Article by Stephen Wilson, Category & Insights Manager at Strikeforce.

The latest CPI number is in and it’s not pretty reading.

Historically the CPI quarterly increase since June 2012 has averaged 0.6 per cent however seven of the last eight quarters have all recorded increases above the long-term average, highlighting increasing cost of living pressures on households.

The latest inflation number confirms that all CPI groups have gone up a total of 6.1 per cent over the year to June.

The Australian Bureau of Statistics cites supply chain disruption because of flooding, labour shortages and rising freight costs as the primary driver of the sizeable increase.

Alcohol and tobacco experienced a 0.8 per cent increase for the June quarter versus the previous quarter and 2.2 per cent increase versus year ago.

During times of financial stress, households logically looked to stretch the buying power of every dollar, so brand loyalty can take a battering with shoppers trying ‘cheaper’ products and actually liking them, effectively increasing their brand repertoire.

We saw the same behavioural trait during the initial phase of COVID-19 where choice was often restricted, albeit forced, through a distressed supply chain.

It is during such times that loyalty can be challenged with suppliers needing to ensure that their brands are front of mind and readily available.

So, what are key considerations in the current trading environment?

  • Household budgets are under pressure.
  • Lower levels of discretionary spending.
  • A flight to value is occurring.
  • More in-home occasions and entertainment.
  • Brands will be challenged.

For the foreseeable future drinkers will keep a close eye on their spending habits. This increases risk for suppliers who need to continuously remind loyalists about the reasons they are drawn to their favourite brands.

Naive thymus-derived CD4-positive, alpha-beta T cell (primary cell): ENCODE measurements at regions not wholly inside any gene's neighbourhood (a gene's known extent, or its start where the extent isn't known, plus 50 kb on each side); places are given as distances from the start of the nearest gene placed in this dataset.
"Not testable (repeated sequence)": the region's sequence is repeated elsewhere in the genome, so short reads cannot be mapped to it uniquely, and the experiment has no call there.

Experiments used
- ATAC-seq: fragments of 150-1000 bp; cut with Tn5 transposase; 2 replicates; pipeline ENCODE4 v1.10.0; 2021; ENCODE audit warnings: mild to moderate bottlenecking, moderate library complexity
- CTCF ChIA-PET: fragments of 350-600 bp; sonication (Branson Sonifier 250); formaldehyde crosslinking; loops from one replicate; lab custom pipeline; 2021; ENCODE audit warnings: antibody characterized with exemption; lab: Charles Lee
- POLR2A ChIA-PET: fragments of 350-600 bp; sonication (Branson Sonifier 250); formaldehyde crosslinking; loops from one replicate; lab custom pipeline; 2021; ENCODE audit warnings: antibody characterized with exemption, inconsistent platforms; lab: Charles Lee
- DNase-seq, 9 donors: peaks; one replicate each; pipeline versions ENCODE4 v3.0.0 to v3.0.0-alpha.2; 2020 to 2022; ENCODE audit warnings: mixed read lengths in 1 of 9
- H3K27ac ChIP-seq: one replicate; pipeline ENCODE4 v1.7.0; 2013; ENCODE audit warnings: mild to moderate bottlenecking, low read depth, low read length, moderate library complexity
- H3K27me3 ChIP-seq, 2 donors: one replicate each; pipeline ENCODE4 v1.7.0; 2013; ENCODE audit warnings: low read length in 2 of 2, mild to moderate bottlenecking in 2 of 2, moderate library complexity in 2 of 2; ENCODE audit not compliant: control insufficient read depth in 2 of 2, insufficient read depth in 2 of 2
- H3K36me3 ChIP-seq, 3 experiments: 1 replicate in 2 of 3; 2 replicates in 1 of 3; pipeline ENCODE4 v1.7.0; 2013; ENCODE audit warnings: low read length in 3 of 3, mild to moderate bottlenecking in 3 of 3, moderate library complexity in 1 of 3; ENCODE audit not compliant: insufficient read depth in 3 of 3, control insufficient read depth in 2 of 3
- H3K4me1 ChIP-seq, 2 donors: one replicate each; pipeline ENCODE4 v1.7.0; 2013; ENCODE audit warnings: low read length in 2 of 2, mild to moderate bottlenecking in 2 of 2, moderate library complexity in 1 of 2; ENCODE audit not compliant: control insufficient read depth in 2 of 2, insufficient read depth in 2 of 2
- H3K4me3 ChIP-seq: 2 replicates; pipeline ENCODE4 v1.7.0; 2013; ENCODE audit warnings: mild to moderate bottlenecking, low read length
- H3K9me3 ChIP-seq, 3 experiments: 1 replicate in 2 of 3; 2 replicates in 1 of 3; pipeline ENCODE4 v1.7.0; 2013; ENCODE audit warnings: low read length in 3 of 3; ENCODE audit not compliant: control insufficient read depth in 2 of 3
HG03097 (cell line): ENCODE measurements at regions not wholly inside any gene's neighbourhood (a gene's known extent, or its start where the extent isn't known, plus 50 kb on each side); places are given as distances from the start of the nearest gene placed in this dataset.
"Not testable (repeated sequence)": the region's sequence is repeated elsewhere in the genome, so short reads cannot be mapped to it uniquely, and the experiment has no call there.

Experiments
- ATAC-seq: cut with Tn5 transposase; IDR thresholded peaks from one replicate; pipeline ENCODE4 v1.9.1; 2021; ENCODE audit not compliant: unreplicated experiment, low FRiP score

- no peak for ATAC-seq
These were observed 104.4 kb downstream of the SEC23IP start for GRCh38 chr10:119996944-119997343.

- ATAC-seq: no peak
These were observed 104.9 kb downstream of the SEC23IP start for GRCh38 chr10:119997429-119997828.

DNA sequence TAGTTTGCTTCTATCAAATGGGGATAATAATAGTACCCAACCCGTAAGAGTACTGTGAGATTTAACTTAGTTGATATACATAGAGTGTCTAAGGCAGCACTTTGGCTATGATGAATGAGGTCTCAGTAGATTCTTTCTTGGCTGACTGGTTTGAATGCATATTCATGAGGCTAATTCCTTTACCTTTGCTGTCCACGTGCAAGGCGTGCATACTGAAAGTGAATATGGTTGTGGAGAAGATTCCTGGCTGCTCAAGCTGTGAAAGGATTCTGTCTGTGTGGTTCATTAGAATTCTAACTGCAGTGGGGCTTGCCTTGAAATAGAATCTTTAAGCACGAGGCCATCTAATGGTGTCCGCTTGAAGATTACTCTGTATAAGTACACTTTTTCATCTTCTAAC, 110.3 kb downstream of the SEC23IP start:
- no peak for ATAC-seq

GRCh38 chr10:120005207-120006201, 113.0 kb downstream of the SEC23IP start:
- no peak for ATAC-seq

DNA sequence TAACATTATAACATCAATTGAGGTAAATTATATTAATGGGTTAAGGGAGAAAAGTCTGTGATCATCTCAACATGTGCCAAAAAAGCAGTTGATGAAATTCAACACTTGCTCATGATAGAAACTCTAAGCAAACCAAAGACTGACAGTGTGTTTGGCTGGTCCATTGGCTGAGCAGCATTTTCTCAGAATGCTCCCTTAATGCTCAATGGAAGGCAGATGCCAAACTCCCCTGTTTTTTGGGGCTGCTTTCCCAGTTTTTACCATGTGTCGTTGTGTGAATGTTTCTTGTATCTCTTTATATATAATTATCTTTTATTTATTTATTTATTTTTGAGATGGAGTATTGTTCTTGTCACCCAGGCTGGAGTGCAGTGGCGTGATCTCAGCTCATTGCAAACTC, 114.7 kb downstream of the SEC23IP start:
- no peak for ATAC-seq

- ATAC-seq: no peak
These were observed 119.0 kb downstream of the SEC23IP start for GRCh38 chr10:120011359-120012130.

A flight to value means a higher level of probability that brand loyalists will flirt with switching to competitor brands if they perceive that the product offers the same features and benefits at a lower price point.

Opportunity abounds however for brands that embrace and enable more in-home occasions and provide convenient solutions for shoppers.

Conversely, fiscal uncertainty can drive premiumisation at home, with drinkers trading up to reward themselves with affordable luxuries.

Drinkers are expected to respond to budgetary pressures in several ways:

  • Comparing price, quantity and brand equity, stretching their spend while meeting their expectations.
  • Purchasing from other banners and changing frequency of purchase, looking for better value.
  • Changing frequency, quantity or place of consumption, making decisions based on informed choice.
  • Rationalising choice, deferring purchase and reassessing category choice, based on brand loyalty and satisfaction.

In summary, while drinkers will keep a close eye on their expenditure, they will continue to support brands that deliver on their expectations, are readily accessible and work hard to remain top of mind.

This article originally appeared in the September issue of National Liquor News.

The Shout Team

The leading online news service for Australia's beer, wine, spirits and hospitality industries.

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